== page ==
Since Techno music arose in Detroit more than 30 years ago, a complex number of generically related music styles have been created. From that time on, Techno music producers and DJs followed their intention to produce the sound of the time in accordance to their musical likes and to give it a home in their social environment, their Techno scene and on their record labels.
As the Berlin musician Cosmic Baby once described it in the beginning days of the early 90s, you have to think of Techno as a tree. Techno thereby forms the trunk of the tree, while electronic music is the ground into which the trunk drives its roots and from which it draws its lifeblood. Its branches are the main genres Dub Techno, Hardcore Techno, Industrial Techno and Minimal Techno as well as smaller ramifications, the subgenres like Electro, Leftfield, Bass, Dubstep, Break Beat, Techhouse, Trance, Psytrance and EDM. I deliberately don’t count House music as one of the branches since House music is an electronic genre in its own right, a genre from which Techno has evolved to a large extent.
The various styles of Techno all have their own fan communities, and here it depends on the preferences in which manner they want to consume and enjoy Techno music. Since the early 90s, Canadian DJ, producer and label owner Richie Hawtin alias Plastikman developed, among other things, a Techno style of psychedelic apparition.
With Sheet One, Musik and Consumed, he entered three epochal albums into the vita of Techno, becoming a role model for many Techno musicians. A global fan base is loyal to him.
He literally stood behind the pioneers of Techno and looked over their shoulders on site, and in meticulous ways, he imported the style of purist Techno as originated in Detroit and played today on the large floors of Berlin clubs like Tresor, Berghain or Griessmuehle. He developed his distinctive style of sound by unleashing more atmospheric style elements from sequencers, reverb and delay effects, and he had his share in shaping the Ambient genre. Stylish – the deep reverberation spaces in which loops of futuristic sound are rolling, subtle percussive elements and singsong acid lines, all giving each other enough space to create a comforting or a scary mood.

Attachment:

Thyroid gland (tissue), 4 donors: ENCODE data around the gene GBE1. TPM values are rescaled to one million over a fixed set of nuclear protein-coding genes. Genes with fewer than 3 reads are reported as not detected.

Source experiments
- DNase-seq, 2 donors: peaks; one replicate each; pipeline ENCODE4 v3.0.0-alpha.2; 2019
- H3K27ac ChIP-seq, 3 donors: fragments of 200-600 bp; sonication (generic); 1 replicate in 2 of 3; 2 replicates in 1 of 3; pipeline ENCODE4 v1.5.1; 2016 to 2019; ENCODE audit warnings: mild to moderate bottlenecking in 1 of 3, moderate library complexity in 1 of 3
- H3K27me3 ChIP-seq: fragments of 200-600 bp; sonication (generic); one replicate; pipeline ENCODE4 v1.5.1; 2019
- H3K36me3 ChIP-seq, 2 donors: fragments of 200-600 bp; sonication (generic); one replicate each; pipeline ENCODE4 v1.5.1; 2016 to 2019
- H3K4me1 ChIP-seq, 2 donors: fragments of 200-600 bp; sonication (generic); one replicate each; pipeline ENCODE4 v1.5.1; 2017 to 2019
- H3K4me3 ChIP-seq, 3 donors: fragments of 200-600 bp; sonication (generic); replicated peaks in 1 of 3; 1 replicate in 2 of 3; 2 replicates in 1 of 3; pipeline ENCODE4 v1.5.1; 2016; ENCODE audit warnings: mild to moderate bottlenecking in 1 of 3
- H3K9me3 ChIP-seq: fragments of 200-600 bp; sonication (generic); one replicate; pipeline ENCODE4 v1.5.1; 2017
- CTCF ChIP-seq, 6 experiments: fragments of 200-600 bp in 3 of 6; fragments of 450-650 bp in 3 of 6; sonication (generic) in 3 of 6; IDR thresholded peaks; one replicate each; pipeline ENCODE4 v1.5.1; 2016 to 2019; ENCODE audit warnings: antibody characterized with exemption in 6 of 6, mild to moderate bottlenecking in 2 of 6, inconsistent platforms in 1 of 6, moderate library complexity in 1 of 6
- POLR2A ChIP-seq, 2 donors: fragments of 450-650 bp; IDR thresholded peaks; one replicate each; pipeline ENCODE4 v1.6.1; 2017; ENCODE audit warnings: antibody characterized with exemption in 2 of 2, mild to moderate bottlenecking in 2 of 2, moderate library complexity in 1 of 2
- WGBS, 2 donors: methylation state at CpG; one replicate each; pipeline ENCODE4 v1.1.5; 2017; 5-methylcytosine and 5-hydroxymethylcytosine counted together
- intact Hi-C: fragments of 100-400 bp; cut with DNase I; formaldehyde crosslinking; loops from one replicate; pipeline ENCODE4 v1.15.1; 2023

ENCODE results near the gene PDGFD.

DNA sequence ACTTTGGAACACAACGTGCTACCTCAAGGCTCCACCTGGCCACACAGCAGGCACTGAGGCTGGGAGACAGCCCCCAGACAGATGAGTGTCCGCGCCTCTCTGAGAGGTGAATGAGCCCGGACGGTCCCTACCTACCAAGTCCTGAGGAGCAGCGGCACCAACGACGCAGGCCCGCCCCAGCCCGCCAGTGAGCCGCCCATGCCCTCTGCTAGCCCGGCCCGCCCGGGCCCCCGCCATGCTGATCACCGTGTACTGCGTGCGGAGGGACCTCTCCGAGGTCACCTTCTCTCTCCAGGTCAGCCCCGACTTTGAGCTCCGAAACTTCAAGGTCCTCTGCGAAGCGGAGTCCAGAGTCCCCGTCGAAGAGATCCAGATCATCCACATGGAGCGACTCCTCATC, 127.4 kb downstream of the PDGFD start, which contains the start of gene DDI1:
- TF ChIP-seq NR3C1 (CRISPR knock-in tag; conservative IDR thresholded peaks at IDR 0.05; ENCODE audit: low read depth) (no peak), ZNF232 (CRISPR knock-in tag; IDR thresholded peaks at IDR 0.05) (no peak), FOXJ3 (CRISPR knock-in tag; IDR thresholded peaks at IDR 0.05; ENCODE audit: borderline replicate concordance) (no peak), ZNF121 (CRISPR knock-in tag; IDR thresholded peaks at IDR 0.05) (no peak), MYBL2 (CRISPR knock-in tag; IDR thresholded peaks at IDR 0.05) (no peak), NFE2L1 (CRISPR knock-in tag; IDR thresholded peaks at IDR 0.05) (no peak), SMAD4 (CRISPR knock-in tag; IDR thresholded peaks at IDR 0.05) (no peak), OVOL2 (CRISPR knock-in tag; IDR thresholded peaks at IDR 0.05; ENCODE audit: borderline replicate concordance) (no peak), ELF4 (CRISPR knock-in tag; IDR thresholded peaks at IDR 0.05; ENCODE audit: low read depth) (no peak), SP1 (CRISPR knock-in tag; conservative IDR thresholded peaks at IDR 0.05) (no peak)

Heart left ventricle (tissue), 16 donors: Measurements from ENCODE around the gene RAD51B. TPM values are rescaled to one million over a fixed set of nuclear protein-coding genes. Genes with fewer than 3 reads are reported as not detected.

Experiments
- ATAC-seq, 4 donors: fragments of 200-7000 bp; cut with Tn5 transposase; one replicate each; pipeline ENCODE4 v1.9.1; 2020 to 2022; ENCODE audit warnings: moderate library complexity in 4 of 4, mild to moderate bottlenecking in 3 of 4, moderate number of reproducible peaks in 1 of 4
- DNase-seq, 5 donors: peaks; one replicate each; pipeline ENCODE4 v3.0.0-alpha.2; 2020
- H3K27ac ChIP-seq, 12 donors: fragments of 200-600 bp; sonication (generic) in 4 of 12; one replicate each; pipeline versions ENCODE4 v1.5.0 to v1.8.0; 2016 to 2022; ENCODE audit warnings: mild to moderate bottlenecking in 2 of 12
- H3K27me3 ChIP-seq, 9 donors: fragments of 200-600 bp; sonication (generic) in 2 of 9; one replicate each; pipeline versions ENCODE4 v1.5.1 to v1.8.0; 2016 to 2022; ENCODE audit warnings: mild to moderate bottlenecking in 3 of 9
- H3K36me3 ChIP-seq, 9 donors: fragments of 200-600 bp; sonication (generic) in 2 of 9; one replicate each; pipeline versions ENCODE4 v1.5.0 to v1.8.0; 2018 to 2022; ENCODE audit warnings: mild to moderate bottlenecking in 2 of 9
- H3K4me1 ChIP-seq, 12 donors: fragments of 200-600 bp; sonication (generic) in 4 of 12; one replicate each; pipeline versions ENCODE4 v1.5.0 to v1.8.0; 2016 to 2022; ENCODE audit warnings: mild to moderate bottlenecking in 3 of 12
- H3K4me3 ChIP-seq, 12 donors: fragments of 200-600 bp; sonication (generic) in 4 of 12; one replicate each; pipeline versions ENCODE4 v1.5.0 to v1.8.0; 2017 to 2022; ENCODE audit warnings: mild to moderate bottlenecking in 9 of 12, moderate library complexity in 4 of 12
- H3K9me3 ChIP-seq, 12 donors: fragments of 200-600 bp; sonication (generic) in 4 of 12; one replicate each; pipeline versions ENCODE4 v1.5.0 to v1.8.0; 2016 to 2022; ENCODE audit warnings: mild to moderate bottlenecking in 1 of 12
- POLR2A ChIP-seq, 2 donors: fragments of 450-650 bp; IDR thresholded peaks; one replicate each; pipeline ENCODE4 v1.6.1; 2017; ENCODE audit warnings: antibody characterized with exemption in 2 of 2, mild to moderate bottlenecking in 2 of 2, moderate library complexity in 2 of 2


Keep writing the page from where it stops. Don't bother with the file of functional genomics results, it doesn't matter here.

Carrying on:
The analog synthesizer Roland TB 303 (and other Roland series as the 101, 707…), which had already been used for Acid House music, also reliably provided the Utopian sound.
The main feature binding for classic Techno, the industrial-sounding repetition, often finds its thematic extension in psychedelic Techno through apocalyptic moods of the final days. Nevertheless, not only gloomy visions of the future reflect the work of the creator, since the longing for infinity and the hope for a magnetizing, warming science fiction, which are also hidden in Techno culture, are turning this genre into a metaphysical experience of the prudent kind.
For ten years, the Berlin label Dystopian has made itself internationally known in this genreand it is represented on Techno dance floors of the world through numerous DJs and producers such as Rødhėad, Radio Slave or Vril.
The album Anima Mundi by Vril embodies the soul of the non-dehumanized vision of the future in a unique way and it takes post-psychedelic electronic music to the next level.
It seems that you can make attitudes towards the unconscious more tangible by means of music.
Kay-Uwe Lenk*DASFAX | Techno Berlin